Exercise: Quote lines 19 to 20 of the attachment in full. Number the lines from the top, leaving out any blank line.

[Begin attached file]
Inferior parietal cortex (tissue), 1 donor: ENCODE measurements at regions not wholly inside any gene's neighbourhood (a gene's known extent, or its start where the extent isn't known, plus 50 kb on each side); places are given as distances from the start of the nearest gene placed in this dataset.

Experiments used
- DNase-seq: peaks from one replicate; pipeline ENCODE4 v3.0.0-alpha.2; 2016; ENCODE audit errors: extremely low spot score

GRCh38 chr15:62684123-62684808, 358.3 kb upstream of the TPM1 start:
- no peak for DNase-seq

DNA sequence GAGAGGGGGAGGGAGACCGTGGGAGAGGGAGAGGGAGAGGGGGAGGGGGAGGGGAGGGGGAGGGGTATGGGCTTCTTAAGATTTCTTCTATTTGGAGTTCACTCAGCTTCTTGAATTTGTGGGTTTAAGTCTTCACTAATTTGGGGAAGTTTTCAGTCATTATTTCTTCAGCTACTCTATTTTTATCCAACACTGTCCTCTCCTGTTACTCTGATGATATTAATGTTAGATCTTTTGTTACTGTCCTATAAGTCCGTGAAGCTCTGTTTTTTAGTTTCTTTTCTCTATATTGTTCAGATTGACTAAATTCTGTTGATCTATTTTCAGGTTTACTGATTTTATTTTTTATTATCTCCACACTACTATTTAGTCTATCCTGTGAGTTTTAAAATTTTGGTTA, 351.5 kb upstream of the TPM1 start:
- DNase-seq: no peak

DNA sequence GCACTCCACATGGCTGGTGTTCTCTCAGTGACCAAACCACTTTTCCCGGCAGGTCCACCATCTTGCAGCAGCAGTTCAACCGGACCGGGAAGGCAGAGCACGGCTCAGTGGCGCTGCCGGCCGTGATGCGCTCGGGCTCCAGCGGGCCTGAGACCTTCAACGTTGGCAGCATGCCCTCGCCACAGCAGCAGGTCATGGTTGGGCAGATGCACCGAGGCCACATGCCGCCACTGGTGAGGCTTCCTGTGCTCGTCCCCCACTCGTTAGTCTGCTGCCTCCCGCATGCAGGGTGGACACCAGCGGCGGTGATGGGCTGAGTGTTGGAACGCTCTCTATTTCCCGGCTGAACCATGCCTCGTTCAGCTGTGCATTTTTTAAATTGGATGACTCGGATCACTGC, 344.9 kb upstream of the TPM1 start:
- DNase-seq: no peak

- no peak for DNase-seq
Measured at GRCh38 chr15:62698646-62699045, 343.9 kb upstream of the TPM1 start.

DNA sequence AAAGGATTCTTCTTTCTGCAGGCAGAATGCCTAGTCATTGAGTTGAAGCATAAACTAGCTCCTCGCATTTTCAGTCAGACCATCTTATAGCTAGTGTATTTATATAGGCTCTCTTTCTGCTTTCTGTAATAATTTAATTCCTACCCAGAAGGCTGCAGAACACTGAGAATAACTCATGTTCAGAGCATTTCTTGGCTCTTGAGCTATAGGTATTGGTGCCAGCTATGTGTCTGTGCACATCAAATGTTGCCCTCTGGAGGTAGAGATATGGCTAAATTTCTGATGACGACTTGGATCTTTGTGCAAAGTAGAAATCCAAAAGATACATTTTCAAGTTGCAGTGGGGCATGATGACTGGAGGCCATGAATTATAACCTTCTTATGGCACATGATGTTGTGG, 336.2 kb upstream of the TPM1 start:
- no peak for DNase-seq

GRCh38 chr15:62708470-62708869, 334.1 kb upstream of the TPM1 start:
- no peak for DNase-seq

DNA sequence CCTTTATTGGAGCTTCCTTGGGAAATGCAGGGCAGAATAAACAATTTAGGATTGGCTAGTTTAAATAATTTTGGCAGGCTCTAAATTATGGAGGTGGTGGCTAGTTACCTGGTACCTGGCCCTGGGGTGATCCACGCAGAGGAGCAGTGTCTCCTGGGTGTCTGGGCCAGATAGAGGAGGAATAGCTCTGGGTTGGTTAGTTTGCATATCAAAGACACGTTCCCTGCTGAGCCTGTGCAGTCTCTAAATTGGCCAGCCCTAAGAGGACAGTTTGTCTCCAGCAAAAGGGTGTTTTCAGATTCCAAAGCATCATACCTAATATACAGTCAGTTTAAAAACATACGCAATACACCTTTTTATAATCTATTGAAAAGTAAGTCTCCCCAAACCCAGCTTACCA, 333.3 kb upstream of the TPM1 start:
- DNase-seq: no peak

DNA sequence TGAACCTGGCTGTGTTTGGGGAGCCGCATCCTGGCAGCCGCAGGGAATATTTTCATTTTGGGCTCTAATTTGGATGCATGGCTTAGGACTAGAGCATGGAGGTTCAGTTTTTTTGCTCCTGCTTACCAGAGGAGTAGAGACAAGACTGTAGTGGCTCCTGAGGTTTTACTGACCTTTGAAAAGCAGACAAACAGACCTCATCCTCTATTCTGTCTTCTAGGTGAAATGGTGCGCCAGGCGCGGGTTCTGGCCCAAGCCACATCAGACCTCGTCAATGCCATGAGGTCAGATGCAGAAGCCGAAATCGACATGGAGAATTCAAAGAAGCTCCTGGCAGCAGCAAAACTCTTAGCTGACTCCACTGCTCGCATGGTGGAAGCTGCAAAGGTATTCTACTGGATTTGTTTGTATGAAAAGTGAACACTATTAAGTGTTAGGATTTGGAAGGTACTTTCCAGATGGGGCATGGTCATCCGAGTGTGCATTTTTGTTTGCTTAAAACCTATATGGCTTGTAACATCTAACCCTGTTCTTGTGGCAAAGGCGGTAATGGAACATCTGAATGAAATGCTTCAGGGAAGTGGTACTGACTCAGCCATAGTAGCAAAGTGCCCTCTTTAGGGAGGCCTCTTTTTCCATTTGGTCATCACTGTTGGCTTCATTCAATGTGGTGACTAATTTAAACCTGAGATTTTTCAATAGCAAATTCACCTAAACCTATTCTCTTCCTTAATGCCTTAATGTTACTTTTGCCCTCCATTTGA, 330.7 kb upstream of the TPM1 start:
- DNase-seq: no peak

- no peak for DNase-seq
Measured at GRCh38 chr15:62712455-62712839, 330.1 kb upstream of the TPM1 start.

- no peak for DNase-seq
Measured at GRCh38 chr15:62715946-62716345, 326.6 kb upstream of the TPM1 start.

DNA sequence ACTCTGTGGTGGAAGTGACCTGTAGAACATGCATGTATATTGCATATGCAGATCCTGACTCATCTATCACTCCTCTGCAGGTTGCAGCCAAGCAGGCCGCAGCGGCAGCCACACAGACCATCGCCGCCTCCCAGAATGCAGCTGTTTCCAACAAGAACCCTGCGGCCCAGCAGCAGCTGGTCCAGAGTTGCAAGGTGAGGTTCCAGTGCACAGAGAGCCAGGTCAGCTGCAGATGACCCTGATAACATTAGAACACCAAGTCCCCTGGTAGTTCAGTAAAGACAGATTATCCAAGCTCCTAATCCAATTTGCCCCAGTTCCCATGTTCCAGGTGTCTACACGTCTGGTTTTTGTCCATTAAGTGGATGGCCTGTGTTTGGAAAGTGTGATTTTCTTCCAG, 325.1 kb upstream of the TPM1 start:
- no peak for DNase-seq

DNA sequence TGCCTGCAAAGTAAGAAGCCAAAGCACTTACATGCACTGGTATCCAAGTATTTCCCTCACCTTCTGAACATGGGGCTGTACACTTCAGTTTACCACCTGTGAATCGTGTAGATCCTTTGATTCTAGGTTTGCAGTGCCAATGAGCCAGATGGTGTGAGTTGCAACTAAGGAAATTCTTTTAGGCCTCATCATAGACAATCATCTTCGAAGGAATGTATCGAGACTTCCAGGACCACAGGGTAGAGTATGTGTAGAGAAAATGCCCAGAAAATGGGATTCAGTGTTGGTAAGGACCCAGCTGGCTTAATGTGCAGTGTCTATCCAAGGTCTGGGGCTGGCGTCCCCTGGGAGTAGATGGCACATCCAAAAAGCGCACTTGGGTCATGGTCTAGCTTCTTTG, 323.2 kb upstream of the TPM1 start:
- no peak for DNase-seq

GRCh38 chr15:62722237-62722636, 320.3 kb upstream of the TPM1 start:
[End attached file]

- DNase-seq: no peak

- no peak for DNase-seq